Nationwide, employers pay women 81% of what they pay men; and in California, employers pay women 88% of what they pay men. [i] It’s illegal for employers to pay women less than men for doing substantially similar work under similar working conditions. If sex discrimination is illegal, why is there still a significant difference between male and female pay?
One possible reason is that female employees typically don’t know how much their male co-workers are being paid, so they don’t demand equal pay. Some employers prohibit employees from discussing the amount of their compensation with each other, so women working for those employers may never find out they’re being paid less than their male co-workers. It’s illegal in California for employers to prohibit or punish employees for discussing their pay with each other.
Another possible reason for the gender pay gap is that some employers base new employees’ starting salaries on their salary history. Because women have historically been paid less than men, using employees' salary histories to set their starting salaries keeps the gender pay gap in place. It’s illegal in California for employers to pay women less than men based on their salary histories.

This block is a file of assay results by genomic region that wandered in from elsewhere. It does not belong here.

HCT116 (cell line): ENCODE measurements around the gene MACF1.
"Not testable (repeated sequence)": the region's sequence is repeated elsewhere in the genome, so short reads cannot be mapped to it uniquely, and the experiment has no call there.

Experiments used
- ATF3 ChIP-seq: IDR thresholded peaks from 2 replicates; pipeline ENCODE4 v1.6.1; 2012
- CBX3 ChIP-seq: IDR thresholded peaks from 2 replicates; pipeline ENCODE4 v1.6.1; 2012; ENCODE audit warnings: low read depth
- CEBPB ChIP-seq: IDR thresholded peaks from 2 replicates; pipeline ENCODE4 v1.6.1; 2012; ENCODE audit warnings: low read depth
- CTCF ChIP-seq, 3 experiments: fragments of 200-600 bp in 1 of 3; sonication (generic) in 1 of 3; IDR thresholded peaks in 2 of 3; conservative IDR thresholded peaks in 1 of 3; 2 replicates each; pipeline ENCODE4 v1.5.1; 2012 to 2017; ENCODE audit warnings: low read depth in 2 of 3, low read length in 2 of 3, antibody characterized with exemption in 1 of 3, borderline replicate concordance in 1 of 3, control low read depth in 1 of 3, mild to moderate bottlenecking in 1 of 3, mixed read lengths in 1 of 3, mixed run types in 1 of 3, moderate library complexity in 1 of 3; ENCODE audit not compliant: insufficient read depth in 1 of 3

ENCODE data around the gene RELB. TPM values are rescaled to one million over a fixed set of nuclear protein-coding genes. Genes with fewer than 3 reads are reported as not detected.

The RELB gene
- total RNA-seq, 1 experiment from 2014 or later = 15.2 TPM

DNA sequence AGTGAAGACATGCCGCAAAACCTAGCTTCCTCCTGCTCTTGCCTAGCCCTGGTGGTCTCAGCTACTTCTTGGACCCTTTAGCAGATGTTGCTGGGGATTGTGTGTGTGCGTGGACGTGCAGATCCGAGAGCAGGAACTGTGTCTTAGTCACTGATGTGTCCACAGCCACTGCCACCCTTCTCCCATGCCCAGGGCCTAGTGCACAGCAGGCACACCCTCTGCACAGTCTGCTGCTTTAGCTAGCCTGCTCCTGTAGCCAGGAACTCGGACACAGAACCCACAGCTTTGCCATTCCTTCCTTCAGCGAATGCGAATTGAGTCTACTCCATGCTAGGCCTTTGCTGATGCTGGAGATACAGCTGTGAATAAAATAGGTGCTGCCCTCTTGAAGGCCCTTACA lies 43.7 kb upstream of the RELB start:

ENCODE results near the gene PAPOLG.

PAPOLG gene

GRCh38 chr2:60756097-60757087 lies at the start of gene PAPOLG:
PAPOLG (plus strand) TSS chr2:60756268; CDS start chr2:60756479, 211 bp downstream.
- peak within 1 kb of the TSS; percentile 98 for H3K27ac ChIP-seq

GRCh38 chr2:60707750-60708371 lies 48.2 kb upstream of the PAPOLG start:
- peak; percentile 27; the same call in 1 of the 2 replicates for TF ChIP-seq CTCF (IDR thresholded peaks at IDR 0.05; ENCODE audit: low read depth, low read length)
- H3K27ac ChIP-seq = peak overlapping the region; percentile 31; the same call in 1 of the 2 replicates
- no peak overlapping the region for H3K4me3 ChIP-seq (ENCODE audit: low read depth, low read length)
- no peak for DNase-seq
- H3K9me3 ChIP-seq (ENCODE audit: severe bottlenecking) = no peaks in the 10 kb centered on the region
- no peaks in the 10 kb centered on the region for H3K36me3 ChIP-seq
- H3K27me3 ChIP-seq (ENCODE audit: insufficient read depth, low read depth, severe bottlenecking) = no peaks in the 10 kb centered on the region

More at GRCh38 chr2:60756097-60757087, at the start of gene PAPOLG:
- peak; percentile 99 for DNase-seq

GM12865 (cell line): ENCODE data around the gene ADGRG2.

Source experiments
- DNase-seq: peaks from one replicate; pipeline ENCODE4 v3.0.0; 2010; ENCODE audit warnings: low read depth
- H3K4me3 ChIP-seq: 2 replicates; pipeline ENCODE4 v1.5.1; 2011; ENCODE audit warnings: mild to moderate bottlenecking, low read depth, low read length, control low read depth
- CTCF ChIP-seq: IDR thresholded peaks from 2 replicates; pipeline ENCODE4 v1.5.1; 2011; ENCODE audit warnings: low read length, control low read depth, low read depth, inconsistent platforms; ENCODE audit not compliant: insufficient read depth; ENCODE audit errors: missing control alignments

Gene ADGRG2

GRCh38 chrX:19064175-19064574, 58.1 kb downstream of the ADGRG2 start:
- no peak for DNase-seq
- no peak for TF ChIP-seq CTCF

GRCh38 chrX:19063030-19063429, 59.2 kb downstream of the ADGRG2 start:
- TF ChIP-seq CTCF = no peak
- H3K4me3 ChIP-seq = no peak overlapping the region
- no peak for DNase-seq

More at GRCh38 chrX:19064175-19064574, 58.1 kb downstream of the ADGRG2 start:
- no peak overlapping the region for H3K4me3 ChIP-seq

The most likely reason for the gender pay gap is the enormous loophole in the law prohibiting unequal pay. In California, it’s illegal to pay women less than men for doing substantially similar work under similar working conditions—unless the employer can demonstrate that the pay difference is based on seniority, merit, quantity or quality of work, education, training, or experience. So, even if an employer’s decision to pay women less than men is intentionally discriminatory, employers can always argue that the pay difference is justified by one of those factors.
If you’ve been paid less than your male co-workers for doing substantially similar work under similar working conditions, we may be able to take legal action to get you the compensation you deserve.